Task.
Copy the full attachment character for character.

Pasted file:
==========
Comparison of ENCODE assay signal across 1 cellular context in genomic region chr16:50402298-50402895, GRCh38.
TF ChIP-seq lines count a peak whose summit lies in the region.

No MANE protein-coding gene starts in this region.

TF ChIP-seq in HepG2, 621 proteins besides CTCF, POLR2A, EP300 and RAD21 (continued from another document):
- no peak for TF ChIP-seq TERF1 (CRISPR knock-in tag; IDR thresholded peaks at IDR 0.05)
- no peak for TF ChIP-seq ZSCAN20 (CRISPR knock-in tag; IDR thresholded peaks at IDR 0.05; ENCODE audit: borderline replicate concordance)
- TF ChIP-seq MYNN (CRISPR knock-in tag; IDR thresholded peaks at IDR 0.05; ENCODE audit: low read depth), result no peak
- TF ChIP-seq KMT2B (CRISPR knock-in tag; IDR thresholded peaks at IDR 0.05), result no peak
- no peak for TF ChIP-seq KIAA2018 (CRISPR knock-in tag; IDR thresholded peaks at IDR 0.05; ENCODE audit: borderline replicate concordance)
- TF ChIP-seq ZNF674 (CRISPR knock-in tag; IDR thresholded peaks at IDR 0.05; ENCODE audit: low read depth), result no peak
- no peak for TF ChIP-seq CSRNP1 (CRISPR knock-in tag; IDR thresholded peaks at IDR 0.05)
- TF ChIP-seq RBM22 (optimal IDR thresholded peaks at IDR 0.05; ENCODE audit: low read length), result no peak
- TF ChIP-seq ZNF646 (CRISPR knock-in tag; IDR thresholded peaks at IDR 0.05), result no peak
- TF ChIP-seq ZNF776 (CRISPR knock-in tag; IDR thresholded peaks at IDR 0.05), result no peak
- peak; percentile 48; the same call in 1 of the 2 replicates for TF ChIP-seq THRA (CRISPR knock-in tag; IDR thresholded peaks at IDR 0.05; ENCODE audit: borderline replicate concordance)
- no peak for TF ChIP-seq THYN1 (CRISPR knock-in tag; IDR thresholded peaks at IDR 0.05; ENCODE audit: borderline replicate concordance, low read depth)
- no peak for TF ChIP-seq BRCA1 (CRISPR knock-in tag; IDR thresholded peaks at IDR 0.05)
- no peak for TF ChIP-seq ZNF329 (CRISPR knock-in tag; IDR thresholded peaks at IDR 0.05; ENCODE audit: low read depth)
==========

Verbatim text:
Comparison of ENCODE assay signal across 1 cellular context in genomic region chr16:50402298-50402895, GRCh38.
TF ChIP-seq lines count a peak whose summit lies in the region.

No MANE protein-coding gene starts in this region.

TF ChIP-seq in HepG2, 621 proteins besides CTCF, POLR2A, EP300 and RAD21 (continued from another document):
- no peak for TF ChIP-seq TERF1 (CRISPR knock-in tag; IDR thresholded peaks at IDR 0.05)
- no peak for TF ChIP-seq ZSCAN20 (CRISPR knock-in tag; IDR thresholded peaks at IDR 0.05; ENCODE audit: borderline replicate concordance)
- TF ChIP-seq MYNN (CRISPR knock-in tag; IDR thresholded peaks at IDR 0.05; ENCODE audit: low read depth), result no peak
- TF ChIP-seq KMT2B (CRISPR knock-in tag; IDR thresholded peaks at IDR 0.05), result no peak
- no peak for TF ChIP-seq KIAA2018 (CRISPR knock-in tag; IDR thresholded peaks at IDR 0.05; ENCODE audit: borderline replicate concordance)
- TF ChIP-seq ZNF674 (CRISPR knock-in tag; IDR thresholded peaks at IDR 0.05; ENCODE audit: low read depth), result no peak
- no peak for TF ChIP-seq CSRNP1 (CRISPR knock-in tag; IDR thresholded peaks at IDR 0.05)
- TF ChIP-seq RBM22 (optimal IDR thresholded peaks at IDR 0.05; ENCODE audit: low read length), result no peak
- TF ChIP-seq ZNF646 (CRISPR knock-in tag; IDR thresholded peaks at IDR 0.05), result no peak
- TF ChIP-seq ZNF776 (CRISPR knock-in tag; IDR thresholded peaks at IDR 0.05), result no peak
- peak; percentile 48; the same call in 1 of the 2 replicates for TF ChIP-seq THRA (CRISPR knock-in tag; IDR thresholded peaks at IDR 0.05; ENCODE audit: borderline replicate concordance)
- no peak for TF ChIP-seq THYN1 (CRISPR knock-in tag; IDR thresholded peaks at IDR 0.05; ENCODE audit: borderline replicate concordance, low read depth)
- no peak for TF ChIP-seq BRCA1 (CRISPR knock-in tag; IDR thresholded peaks at IDR 0.05)
- no peak for TF ChIP-seq ZNF329 (CRISPR knock-in tag; IDR thresholded peaks at IDR 0.05; ENCODE audit: low read depth)